When I was approached to start a blog for this series, I was hesitant. What do I have to say? Is my voice that important?
I have spent the past five years of my life as an ally to the undocumented community. I mentored undocumented high school and college students, helping them find their voice so that they can empower themselves. I participated in community-based organizing with undocumented and citizen individuals working together to pass pro-immigrant legislation like the DREAM Act. As an academic, I have done research on undocumented young adults, centering voices that have been marginalized within the academy. My intention was always to empower the undocumented community, a community that I am committed and connected to, regardless of my citizenship status.
My work has been fulfilling, but frustrating. I was, and often still am, unsure of how I should participate and when I should speak. As a second-generation Latina, I occupy multiple marginal social positions - I am simultaneously privileged as a citizen and marginalized as a woman of color. As a woman of color I knew that I hated it when those in positions of privilege spoke for me and I was determined not to commit similar transgressions with my citizenship privilege. Knowing what I did not want to do, I focused on helping those who are undocumented raise their voices and empower themselves. And so far this is what the DREAM Act movement has focused on.
As part of this, I began silencing myself. This became apparent when I participated in a training for mainly undocumented immigrant youth. All of the other trainers were undocumented and introduced themselves with what was then the new rallying call of the undocumented student movement, "My name is.... And I am undocumented and unafraid!" When I was asked to introduced myself, I stumbled. There was no formula for me to use. No pre-set means to explain why I was in this space or cared about these issues. Confused, I tried to explain my feelings to one of my undocumented friends and was disregarded. A few days later I was interviewing a citizen ally for one of my research projects; she haltingly confessed amidst tears that she felt guilty for never doing enough. I realized that I too was feeling guilty for feeling upset after the training. Participating in these spaces and talking to many citizen allies in both my research and community work, I have realized that we are plagued by citizen guilt.
I have citizen guilt. I'm not sure when I got it, but I feel guilty for having a privilege that I didn't choose to have. I try to remind myself that citizenship is a privilege and a power, and that I need to use it to create positive change. And then the more I think about it, I begin to feel guilty for feeling guilty about being in a position of privilege. And the cycle continues until I tell myself that my feelings and experiences aren't as important; that I am not the one being marginalized. And so I silence myself. I tell myself that I don't have a story.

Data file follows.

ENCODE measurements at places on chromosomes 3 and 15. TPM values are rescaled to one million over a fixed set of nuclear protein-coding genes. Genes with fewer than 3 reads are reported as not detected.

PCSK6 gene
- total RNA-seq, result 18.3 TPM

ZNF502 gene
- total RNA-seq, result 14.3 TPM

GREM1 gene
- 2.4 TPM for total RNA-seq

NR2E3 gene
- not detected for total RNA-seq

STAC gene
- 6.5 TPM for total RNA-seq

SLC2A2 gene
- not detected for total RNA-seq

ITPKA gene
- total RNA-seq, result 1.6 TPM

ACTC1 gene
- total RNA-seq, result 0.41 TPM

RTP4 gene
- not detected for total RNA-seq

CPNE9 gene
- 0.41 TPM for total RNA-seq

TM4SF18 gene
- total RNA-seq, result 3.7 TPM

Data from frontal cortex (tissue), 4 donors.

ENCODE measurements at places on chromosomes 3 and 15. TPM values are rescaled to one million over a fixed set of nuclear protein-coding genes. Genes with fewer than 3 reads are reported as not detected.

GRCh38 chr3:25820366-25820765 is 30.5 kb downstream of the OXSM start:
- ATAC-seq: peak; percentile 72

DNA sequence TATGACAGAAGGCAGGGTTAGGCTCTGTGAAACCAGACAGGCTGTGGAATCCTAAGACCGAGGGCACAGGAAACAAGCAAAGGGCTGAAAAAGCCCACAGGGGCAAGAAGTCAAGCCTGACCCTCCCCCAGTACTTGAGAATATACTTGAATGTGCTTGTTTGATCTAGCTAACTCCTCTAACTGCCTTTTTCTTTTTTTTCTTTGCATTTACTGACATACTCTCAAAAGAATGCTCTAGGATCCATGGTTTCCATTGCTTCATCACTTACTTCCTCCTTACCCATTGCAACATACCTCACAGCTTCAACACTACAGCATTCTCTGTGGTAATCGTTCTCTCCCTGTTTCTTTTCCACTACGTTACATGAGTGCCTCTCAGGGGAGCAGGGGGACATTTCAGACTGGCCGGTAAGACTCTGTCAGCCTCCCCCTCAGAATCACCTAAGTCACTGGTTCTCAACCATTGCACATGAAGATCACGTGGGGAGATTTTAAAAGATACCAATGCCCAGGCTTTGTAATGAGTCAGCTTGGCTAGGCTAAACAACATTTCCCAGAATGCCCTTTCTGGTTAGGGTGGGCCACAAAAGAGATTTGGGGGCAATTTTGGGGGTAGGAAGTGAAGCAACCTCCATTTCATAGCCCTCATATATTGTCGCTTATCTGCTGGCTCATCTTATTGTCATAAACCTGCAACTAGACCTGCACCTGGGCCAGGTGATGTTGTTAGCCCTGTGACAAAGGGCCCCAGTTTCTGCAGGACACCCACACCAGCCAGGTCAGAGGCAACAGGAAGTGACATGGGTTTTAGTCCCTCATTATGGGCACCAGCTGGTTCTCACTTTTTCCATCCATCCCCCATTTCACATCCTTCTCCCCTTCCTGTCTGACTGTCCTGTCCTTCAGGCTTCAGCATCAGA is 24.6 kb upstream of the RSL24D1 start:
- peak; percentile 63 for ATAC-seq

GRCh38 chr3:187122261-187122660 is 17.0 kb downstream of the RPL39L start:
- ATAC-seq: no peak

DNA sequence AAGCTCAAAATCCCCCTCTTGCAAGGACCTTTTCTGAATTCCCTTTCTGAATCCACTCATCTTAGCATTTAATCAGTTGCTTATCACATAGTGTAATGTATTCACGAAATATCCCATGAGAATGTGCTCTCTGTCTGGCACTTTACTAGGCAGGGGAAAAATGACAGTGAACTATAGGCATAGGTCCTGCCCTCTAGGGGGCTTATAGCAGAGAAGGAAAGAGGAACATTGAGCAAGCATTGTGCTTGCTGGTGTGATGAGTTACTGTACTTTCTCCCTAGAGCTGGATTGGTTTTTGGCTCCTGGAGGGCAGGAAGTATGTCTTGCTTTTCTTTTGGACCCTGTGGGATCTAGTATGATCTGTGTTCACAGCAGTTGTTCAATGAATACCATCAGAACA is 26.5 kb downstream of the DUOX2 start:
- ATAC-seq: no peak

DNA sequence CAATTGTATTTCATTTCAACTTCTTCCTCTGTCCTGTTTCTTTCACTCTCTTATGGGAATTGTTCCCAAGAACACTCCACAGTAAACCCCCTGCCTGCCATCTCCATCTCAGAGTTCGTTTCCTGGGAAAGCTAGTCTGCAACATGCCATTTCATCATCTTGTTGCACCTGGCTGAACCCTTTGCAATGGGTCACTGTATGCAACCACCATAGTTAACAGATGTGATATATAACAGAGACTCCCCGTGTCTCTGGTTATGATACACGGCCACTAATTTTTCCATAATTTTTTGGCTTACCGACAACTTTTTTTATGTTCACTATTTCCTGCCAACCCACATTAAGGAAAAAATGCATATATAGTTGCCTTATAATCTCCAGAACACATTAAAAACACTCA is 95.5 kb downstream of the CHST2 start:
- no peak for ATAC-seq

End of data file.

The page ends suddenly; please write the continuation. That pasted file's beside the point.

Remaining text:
This is ironic because I am constantly telling the students I mentor and the people I interview that they have a voice and that their story matters. That everyone has a story to tell and a valuable perspective. And until now I have been unable to take my own advice.
Attempting to center the undocumented voices, others have been silenced. The sad part is that usually this is accomplished in the name of empowerment. But who said that we need to silence some in order to empower others? If anything, this is counterproductive since feeling invalidated only serves to prevent participation.
We know that coalitions fuel stronger and more effective social movements. The trick is building coalitions that can simultaneously empower and validate the stories of all involved individuals, regardless of their social position. In hopes of working towards this, I have decided to write this column as step down the path of embracing my own voice. I am shedding the burden of my citizen guilt as it has kept me from participating fully, sharing my voice, and empowering myself and others in my communities.
Despite this determination, I struggled for weeks to write these few words; thoughts which have haunted my mind for years but which I have never committed to paper out of fear, guilt, and confusion. Luckily I have found a few key people, both citizen and undocumented, with whom I can share and processes these feelings. Speaking openly has helped us come to terms with ourselves and our differing legal statuses. I am convinced now that with conversation comes understanding.
Without spaces to understand and validate our selves, our pasts, and our feelings, we blame individuals, not larger social institutions, for the inequality we face. On some level, most of us are experiencing some sort of marginalization. While we may not be able to feel or know each other's struggles, we can understand and sympathize by reflecting on our own experiences with both privileged and marginalized social positions. Creating spaces to shed our guilt and confront our differences will help us build stronger coalitions for social justice and equality.